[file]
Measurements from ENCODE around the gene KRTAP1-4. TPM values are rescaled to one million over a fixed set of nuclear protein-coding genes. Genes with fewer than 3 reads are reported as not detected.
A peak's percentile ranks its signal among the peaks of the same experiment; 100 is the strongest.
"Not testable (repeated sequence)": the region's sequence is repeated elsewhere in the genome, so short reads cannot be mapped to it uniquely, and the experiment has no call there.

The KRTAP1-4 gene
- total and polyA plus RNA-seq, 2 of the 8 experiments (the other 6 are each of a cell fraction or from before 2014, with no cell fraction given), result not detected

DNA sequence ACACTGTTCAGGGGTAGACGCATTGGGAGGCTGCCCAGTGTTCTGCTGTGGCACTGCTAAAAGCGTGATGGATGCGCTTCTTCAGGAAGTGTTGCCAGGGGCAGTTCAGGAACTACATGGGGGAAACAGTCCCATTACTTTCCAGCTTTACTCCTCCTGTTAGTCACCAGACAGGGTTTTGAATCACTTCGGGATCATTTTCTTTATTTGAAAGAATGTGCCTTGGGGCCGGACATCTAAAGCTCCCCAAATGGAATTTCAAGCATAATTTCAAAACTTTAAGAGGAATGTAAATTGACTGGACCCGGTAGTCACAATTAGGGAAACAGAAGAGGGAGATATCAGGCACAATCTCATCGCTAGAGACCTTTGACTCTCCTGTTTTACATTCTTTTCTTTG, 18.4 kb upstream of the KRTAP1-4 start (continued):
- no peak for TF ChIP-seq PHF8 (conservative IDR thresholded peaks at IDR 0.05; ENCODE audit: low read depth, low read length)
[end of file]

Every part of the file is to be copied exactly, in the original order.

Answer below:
Measurements from ENCODE around the gene KRTAP1-4. TPM values are rescaled to one million over a fixed set of nuclear protein-coding genes. Genes with fewer than 3 reads are reported as not detected.
A peak's percentile ranks its signal among the peaks of the same experiment; 100 is the strongest.
"Not testable (repeated sequence)": the region's sequence is repeated elsewhere in the genome, so short reads cannot be mapped to it uniquely, and the experiment has no call there.

The KRTAP1-4 gene
- total and polyA plus RNA-seq, 2 of the 8 experiments (the other 6 are each of a cell fraction or from before 2014, with no cell fraction given), result not detected

DNA sequence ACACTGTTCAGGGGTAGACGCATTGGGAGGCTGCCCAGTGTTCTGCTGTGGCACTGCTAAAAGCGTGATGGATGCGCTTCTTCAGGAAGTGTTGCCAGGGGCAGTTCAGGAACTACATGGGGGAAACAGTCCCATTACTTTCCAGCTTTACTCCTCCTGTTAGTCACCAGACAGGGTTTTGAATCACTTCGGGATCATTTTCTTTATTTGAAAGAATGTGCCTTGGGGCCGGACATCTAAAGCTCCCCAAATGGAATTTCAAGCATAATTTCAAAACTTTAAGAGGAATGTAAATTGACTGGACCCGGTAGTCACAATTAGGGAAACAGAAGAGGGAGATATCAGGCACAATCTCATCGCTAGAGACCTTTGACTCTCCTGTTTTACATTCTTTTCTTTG, 18.4 kb upstream of the KRTAP1-4 start (continued):
- no peak for TF ChIP-seq PHF8 (conservative IDR thresholded peaks at IDR 0.05; ENCODE audit: low read depth, low read length)